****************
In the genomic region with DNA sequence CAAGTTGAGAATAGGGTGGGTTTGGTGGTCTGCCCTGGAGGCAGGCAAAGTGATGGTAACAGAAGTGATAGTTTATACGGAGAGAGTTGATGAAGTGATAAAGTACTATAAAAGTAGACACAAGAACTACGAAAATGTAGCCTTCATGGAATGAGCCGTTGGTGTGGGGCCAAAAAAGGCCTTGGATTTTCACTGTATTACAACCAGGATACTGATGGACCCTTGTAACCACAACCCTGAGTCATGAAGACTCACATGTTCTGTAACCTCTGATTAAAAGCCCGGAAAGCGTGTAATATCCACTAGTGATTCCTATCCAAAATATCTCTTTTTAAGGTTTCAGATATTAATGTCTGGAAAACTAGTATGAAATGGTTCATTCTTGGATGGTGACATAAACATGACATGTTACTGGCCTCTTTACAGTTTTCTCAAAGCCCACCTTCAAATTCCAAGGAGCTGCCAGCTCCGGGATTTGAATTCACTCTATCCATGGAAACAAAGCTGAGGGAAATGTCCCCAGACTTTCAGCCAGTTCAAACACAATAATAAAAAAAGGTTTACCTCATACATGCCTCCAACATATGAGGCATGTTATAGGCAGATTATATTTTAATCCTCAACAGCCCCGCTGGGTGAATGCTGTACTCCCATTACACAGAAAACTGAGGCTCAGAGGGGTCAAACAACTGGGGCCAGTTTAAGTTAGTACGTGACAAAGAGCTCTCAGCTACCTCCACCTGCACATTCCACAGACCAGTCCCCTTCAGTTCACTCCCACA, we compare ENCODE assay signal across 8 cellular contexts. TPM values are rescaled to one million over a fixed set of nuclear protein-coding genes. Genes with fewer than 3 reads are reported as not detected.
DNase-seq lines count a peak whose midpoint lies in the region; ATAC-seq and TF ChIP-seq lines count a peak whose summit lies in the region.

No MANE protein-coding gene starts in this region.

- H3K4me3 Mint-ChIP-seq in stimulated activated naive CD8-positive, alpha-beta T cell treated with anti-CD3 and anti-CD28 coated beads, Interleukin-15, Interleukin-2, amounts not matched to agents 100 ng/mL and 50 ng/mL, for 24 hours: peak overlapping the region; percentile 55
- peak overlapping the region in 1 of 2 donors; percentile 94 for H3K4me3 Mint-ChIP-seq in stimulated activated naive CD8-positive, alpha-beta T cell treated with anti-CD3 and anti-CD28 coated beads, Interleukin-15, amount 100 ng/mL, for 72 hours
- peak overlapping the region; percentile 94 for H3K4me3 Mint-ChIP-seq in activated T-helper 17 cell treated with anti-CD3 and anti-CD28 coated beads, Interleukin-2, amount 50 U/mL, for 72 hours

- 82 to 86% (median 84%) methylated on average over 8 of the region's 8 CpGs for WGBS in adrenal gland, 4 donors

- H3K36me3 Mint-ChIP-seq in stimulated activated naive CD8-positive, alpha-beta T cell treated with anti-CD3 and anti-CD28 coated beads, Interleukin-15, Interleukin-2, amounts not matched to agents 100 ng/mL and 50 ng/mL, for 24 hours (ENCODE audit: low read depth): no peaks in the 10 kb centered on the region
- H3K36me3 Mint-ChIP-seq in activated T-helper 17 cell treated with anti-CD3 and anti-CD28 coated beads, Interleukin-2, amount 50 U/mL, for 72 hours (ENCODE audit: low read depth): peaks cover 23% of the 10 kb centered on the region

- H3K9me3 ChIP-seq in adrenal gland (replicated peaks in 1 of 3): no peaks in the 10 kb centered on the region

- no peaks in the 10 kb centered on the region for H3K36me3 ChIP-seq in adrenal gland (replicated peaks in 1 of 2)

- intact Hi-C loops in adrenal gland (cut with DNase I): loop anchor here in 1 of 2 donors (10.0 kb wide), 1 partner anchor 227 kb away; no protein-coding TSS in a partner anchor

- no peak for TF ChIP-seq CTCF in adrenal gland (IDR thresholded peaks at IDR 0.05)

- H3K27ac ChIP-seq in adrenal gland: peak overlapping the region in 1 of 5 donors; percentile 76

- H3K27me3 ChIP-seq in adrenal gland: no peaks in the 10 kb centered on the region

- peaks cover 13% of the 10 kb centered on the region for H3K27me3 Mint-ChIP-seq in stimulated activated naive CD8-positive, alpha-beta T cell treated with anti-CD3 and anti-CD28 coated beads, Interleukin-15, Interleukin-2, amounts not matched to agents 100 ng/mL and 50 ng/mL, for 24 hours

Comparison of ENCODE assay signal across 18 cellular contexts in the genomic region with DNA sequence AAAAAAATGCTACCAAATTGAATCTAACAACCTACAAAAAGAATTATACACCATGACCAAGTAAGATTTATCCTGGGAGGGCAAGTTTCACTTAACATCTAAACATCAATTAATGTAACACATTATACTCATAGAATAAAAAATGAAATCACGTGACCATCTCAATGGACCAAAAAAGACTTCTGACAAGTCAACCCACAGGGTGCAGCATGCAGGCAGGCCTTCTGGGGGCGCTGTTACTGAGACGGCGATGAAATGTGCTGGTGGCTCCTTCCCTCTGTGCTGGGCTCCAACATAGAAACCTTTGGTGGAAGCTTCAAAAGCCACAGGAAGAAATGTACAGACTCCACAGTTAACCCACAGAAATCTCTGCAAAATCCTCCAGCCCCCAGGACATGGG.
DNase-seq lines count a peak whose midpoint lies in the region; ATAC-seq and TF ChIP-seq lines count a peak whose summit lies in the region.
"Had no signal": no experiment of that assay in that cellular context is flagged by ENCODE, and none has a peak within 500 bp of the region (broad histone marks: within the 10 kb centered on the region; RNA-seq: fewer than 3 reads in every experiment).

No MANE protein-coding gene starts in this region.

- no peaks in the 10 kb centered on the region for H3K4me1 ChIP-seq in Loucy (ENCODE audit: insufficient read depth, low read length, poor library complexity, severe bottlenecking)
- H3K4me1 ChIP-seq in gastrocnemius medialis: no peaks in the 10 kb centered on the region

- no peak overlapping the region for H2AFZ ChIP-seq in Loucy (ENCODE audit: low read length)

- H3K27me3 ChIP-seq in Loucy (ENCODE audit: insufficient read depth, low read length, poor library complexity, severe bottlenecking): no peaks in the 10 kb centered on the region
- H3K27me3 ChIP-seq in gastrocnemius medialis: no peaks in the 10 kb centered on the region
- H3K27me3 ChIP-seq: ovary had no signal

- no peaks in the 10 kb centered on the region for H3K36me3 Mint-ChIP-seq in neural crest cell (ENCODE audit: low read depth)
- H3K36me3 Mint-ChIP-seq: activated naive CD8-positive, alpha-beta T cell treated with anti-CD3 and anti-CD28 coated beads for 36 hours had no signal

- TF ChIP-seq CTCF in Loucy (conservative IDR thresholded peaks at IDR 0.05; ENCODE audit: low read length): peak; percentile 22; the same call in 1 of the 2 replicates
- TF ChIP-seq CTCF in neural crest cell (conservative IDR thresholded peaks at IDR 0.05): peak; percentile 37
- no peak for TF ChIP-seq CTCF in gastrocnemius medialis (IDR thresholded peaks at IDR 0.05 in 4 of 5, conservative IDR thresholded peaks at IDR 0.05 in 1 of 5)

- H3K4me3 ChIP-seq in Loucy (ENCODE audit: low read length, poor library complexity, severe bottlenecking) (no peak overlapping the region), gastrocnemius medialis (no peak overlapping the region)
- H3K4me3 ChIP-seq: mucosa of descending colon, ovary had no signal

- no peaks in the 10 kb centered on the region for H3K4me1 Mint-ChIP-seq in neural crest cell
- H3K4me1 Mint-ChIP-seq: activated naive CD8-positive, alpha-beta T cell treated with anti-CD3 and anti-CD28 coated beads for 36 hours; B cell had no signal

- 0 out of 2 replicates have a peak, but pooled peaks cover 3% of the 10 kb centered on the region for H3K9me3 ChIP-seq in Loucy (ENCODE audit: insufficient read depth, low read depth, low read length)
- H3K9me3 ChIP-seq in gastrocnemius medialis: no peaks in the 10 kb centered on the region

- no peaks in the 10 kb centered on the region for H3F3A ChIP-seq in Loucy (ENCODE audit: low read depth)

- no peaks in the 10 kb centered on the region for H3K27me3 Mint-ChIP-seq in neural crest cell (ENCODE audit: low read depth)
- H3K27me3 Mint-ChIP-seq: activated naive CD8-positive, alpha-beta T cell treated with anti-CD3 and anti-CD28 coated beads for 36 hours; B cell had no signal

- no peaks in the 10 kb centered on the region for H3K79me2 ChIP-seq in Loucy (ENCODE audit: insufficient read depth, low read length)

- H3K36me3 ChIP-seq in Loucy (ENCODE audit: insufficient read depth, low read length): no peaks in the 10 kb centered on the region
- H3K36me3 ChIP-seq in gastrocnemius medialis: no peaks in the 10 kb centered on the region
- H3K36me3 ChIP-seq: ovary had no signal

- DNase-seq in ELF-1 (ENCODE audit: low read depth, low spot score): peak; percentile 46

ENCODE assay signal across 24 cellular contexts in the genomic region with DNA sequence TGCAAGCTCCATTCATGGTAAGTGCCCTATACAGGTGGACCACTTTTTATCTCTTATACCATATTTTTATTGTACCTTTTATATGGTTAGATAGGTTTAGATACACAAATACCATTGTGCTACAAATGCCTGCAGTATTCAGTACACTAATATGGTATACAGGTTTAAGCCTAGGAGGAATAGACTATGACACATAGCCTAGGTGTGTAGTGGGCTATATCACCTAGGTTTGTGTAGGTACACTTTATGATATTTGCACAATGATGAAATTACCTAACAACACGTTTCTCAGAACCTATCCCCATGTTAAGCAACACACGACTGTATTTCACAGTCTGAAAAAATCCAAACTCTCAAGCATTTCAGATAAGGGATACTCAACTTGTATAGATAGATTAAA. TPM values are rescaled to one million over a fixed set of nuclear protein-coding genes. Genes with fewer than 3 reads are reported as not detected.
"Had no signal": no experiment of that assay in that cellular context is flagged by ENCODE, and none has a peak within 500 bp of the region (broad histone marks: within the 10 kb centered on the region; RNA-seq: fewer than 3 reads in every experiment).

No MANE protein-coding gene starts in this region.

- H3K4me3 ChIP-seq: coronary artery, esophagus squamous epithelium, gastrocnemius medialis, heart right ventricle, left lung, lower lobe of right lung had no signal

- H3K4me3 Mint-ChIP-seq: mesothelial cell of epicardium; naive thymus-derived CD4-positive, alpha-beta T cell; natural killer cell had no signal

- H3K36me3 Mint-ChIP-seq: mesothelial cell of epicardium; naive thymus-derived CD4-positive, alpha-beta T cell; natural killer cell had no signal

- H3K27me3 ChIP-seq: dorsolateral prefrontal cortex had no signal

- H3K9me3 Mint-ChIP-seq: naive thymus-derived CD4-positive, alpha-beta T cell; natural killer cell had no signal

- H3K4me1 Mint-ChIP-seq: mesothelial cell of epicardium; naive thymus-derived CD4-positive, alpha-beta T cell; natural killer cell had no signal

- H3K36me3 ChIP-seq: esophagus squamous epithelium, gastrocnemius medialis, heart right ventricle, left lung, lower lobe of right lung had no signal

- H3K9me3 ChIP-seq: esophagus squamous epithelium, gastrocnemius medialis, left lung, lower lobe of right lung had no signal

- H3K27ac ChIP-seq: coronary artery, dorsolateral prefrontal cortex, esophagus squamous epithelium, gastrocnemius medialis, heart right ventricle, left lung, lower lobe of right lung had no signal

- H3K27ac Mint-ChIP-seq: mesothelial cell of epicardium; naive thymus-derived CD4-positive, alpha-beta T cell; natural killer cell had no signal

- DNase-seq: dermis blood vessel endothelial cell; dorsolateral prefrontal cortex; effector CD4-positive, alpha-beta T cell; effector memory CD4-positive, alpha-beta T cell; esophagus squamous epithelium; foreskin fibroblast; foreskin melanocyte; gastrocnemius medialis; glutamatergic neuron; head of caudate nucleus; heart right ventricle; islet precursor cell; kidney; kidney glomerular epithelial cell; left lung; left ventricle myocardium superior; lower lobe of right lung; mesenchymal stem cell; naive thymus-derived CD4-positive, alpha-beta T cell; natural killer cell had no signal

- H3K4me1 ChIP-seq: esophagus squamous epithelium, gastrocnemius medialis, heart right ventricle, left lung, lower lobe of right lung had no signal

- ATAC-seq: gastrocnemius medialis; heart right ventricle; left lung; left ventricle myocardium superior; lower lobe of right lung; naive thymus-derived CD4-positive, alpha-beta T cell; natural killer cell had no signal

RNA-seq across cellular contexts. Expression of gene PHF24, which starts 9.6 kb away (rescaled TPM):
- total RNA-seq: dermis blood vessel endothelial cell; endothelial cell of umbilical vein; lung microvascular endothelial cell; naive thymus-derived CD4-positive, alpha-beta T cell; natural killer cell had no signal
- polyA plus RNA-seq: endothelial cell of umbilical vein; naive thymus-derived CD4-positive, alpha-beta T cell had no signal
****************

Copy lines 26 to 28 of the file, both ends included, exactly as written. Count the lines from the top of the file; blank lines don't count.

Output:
- H3K27me3 ChIP-seq: ovary had no signal

- no peaks in the 10 kb centered on the region for H3K36me3 Mint-ChIP-seq in neural crest cell (ENCODE audit: low read depth)
- H3K36me3 Mint-ChIP-seq: activated naive CD8-positive, alpha-beta T cell treated with anti-CD3 and anti-CD28 coated beads for 36 hours had no signal